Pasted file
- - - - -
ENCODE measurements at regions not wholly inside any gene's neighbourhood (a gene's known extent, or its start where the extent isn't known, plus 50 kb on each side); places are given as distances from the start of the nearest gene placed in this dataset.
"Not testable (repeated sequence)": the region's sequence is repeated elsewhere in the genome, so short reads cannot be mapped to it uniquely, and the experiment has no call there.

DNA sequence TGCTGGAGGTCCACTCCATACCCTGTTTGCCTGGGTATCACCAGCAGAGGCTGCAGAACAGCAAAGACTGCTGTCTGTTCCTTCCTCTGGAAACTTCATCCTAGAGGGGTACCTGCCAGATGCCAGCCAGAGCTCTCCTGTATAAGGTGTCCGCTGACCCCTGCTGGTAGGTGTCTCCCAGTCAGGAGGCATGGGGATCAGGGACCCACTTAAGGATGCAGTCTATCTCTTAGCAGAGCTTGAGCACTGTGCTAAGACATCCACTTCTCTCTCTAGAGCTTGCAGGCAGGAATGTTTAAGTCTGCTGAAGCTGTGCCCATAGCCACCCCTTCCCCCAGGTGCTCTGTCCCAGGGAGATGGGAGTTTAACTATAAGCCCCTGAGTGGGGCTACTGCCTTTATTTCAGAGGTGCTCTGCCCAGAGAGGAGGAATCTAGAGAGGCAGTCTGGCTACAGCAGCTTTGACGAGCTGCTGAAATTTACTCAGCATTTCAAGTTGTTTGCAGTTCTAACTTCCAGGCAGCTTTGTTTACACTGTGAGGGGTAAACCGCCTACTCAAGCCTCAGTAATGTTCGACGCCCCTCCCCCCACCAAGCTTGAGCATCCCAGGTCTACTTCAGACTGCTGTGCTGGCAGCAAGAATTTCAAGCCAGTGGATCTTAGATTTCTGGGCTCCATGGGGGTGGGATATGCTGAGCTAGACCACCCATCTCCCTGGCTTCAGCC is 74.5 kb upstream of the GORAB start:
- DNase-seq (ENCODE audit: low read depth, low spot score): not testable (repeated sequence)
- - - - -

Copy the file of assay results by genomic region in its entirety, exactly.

ENCODE measurements at regions not wholly inside any gene's neighbourhood (a gene's known extent, or its start where the extent isn't known, plus 50 kb on each side); places are given as distances from the start of the nearest gene placed in this dataset.
"Not testable (repeated sequence)": the region's sequence is repeated elsewhere in the genome, so short reads cannot be mapped to it uniquely, and the experiment has no call there.

DNA sequence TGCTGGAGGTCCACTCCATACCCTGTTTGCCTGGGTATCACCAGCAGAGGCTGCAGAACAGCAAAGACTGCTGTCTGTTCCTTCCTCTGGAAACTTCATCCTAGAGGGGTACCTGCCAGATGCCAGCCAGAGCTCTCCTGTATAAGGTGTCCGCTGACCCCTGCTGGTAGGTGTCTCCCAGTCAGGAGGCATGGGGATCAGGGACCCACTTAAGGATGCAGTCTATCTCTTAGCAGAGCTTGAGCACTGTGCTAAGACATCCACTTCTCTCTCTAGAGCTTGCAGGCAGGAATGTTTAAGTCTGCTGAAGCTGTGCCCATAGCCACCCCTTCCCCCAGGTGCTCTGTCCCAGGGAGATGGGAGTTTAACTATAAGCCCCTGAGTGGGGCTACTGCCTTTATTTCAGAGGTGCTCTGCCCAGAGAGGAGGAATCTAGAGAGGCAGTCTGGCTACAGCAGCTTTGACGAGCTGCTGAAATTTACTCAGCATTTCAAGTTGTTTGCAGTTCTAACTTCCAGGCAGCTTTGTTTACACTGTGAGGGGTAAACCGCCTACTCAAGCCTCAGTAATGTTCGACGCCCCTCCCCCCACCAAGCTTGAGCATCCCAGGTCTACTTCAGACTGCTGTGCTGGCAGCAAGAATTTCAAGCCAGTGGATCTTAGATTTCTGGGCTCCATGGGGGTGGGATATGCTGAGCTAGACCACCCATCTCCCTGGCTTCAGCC is 74.5 kb upstream of the GORAB start:
- DNase-seq (ENCODE audit: low read depth, low spot score): not testable (repeated sequence)